Bradley Byrne is the Congressman from the Mobile district who’s running for the U.S. Senate. But he has more ties to North Alabama and Marshall County than you might expect:
- He loved visiting Guntersville when he was a college student, particularly as a law student at the University of Alabama. He and friends would rent a room at Lake Guntersville State Park Lodge. He has continued to visit as the years have gone by, particularly enjoying both Guntersville and DeSoto State Parks.
- He was the chancellor of Alabama’s 2-year college system when Dr. Robert Exley was hired as the Snead State Community College president. “I was up here a lot before the hiring and a lot after,” he said.
- He was the chancellor when Snead started its Aviation College at the Albertville Airport.
- He’s friends with Steve Marshall, the former Marshall County District Attorney who is now the Alabama Attorney General.
- His daughter Kathleen Edwards lives in the Tennessee Valley. She first worked in Huntsville after graduating college and now has her own communications firm in Muscle Shoals.
- Byrne’s campaign manager is none other than Guntersville native Seth Morrow, who once wrote Guntersville High sports news for The Advertiser-Gleam.
Byrne was in Marshall County Tuesday and made the most of his trip. Arab mayor Bob Joslin gave him a guided tour of his city, showing him lots of projects that are underway or in the works and giving him a tour of Arab’s Historic Village at the City Park.
On Tuesday evening, Byrne was the guest speaker at the Marshall County Republican meeting.
Byrne has had a wide variety of life experiences – practicing lawyer, Alabama legislator, education chancellor and now Congressman. He’s a lifelong Alabama resident.
His state House district included Baldwin County when both Hurricanes Ivan and Katrina hit. Byrne rode out Ivan in the Baldwin County EMA Center in Robertsdale.
He’d been up for hours and hours and finally grabbed a little sleep in a small room when the phone woke him. It was then-Gov. Bob Riley, asking him if he could get to the coast and report firsthand on the damage.
“I punched a National Guard sergeant major on the arm and said, ‘Gov. Riley wants to know if we can get to the beach and give him a damage report,’” Byrne said.
They were among the first to see the devastation of the storm, traveling as far as the Flora-Bama on the Alabama-Florida line.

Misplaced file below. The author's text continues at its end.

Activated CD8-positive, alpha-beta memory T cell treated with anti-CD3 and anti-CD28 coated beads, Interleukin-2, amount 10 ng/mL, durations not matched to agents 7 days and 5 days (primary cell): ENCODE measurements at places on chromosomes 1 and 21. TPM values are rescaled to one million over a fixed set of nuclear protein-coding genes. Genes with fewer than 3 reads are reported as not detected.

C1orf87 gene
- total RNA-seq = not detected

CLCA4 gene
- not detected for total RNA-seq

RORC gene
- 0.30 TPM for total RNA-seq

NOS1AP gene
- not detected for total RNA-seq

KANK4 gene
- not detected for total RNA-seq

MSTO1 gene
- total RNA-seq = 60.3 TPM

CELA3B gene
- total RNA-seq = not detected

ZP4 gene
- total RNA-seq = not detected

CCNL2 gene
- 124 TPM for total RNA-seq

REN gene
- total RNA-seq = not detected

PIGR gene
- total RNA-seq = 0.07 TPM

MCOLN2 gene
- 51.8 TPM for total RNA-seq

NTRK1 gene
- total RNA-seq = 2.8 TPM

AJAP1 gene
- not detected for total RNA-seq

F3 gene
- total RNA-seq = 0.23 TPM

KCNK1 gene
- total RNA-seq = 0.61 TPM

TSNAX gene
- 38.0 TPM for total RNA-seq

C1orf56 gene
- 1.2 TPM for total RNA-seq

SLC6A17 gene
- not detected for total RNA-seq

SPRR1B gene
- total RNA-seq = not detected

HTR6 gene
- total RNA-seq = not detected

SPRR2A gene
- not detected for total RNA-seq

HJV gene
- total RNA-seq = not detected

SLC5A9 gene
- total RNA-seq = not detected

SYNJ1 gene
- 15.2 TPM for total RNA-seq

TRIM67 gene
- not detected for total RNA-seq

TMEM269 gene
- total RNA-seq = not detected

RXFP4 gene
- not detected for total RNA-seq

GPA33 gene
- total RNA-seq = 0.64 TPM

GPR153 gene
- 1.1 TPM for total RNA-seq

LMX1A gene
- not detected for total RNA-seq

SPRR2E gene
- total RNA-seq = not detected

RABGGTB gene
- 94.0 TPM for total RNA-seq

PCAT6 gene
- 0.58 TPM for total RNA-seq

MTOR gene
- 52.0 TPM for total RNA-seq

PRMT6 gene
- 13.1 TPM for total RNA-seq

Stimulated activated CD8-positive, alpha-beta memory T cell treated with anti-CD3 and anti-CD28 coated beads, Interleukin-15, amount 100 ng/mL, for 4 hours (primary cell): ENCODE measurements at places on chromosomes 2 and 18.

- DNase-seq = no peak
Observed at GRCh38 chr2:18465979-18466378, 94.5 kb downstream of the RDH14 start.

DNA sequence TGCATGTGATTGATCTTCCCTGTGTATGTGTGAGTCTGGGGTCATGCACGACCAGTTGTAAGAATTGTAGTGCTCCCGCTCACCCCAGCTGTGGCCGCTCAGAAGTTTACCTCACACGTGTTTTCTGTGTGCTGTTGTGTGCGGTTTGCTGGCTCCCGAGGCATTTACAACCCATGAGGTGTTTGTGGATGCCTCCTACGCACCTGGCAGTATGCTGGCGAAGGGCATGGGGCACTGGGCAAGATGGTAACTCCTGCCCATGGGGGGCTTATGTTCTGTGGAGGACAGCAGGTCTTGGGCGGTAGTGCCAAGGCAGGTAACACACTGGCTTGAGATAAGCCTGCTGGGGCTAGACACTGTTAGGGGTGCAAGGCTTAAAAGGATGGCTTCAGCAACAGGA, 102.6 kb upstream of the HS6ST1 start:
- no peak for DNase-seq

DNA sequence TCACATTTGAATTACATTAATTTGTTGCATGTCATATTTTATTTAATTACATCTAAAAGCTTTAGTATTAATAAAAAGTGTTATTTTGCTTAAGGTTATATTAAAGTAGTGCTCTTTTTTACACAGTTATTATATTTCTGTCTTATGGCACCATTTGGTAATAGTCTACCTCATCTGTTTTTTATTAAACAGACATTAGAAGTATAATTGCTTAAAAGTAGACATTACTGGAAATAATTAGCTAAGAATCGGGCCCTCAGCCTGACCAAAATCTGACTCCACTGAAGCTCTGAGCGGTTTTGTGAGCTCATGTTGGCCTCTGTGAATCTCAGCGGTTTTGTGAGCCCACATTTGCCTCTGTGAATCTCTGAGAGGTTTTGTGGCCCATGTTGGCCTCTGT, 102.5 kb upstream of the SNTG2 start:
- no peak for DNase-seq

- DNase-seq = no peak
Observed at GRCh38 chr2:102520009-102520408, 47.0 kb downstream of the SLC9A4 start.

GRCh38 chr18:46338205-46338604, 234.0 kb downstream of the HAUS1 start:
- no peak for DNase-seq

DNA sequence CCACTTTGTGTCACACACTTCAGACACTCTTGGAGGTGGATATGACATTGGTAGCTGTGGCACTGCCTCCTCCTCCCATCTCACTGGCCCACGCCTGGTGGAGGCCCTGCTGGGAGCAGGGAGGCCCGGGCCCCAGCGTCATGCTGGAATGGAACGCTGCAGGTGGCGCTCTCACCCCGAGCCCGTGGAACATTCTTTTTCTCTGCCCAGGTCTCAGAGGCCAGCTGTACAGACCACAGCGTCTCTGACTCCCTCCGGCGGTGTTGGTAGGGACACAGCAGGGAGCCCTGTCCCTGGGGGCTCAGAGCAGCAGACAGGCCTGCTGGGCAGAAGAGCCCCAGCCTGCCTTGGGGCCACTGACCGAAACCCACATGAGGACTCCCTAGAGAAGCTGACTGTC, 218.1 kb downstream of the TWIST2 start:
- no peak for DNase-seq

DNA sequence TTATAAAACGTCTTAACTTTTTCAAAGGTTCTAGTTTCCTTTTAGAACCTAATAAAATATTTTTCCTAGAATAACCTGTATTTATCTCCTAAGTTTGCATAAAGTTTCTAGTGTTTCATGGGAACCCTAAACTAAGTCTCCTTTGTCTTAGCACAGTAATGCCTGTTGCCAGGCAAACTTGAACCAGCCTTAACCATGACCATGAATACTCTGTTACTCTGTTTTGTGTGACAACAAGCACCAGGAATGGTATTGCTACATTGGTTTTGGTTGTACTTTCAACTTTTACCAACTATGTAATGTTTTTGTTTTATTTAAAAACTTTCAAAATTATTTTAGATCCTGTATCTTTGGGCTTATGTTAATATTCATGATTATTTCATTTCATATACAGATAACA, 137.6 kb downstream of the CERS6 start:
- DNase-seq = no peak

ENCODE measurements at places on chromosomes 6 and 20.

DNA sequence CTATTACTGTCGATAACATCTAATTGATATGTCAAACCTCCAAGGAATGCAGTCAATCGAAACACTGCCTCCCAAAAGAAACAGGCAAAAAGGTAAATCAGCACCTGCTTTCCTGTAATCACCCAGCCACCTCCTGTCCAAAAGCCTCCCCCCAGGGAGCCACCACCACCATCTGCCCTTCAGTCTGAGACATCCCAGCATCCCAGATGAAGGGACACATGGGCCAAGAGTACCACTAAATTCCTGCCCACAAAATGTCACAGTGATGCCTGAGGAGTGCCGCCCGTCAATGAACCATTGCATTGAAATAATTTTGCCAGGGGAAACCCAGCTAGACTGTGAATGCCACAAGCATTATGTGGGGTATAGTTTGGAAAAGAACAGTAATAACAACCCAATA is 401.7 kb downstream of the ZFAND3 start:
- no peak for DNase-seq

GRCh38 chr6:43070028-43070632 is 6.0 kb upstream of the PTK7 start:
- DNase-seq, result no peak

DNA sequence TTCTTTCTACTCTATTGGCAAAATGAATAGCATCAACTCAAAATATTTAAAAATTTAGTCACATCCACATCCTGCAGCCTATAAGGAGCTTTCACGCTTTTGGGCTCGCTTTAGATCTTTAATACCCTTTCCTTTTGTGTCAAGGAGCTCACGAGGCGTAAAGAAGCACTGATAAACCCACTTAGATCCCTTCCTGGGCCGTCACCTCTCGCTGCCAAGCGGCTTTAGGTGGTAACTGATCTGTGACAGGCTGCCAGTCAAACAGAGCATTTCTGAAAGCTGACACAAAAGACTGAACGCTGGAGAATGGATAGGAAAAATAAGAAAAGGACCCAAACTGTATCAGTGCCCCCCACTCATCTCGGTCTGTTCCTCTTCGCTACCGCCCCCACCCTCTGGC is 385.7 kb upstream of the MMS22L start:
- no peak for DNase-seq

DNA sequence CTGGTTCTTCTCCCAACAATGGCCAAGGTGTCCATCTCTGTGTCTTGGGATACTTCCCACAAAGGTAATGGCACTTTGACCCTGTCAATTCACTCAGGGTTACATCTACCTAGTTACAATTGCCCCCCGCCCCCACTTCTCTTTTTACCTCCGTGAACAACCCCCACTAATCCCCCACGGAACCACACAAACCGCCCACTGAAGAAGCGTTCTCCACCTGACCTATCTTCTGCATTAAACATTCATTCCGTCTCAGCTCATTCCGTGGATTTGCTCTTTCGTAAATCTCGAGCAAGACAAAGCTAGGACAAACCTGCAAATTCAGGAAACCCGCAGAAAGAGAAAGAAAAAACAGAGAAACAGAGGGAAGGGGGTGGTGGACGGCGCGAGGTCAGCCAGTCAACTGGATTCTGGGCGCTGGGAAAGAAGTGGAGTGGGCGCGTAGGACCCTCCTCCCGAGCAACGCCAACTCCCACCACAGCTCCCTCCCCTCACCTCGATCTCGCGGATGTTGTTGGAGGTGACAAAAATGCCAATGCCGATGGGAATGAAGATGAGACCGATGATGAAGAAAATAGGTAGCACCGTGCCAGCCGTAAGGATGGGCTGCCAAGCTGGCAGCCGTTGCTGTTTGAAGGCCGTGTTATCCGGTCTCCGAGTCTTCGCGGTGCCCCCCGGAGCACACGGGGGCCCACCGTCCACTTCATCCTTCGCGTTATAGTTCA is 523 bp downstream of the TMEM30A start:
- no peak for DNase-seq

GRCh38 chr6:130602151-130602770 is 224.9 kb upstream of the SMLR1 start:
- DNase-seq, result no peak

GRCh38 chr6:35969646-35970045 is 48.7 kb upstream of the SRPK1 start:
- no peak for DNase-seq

His travels lately have been a little wider.
“I was in El Paso 2 weeks ago,” he said.
He toured the border and viewed the operations of Border Patrol, ICE and the military, including some facilities where illegal immigrants were being housed. He said everything he saw was well run and humane.
“I asked one of the military guys, ‘What am I seeing? Is this just a show?’ He said no, that was how it was run,” Byrne said.
He said he rode with Border Patrol and saw how well a wall worked in one section and watched as 2 illegals crossed the border in an unfenced section.
“President Trump is exactly right to be directing resources to the border,” Byrne said.
He said protecting the border is an issue voters have spoken to him about on the campaign trail. He said it's also a security issue for Alabama and related how a Mobile woman was recently killed in a hit-and-run accident by an undocumented Guatemalan.
“The human trafficking and drug trafficking component of illegal immigration very much affects Alabama,” Byrne said. “Steve Marshall has shared with me some of his stories about this issue.”
He said the other issue citizens speak to him about frequently is the cost of healthcare.
“We have got to do something about the cost,” he said. “It’s affecting all Alabamians. It’s not just the elderly. It affects a young family of 4 as well. Co-pays and deductibles are eating people alive.”
He said he has been a proponent of a strong national defense and he said it affects the economy of Alabama when you consider places like Redstone Arsenal, Anniston Army Depot, Ft. Rucker, Maxwell Air Force Base and the Mobile shipyard.
“We did get some good news last Friday,” Byrne said. “Our hospitals have been receiving 20 percent less reimbursement from Medicare than other states. That is changing. It won’t erase the entire 20 percent difference, but it will be much better and could be the difference in some of our hospitals closing or staying open.”
If elected to the Senate, Byrne said he will wake up every morning remembering that he represents Alabama.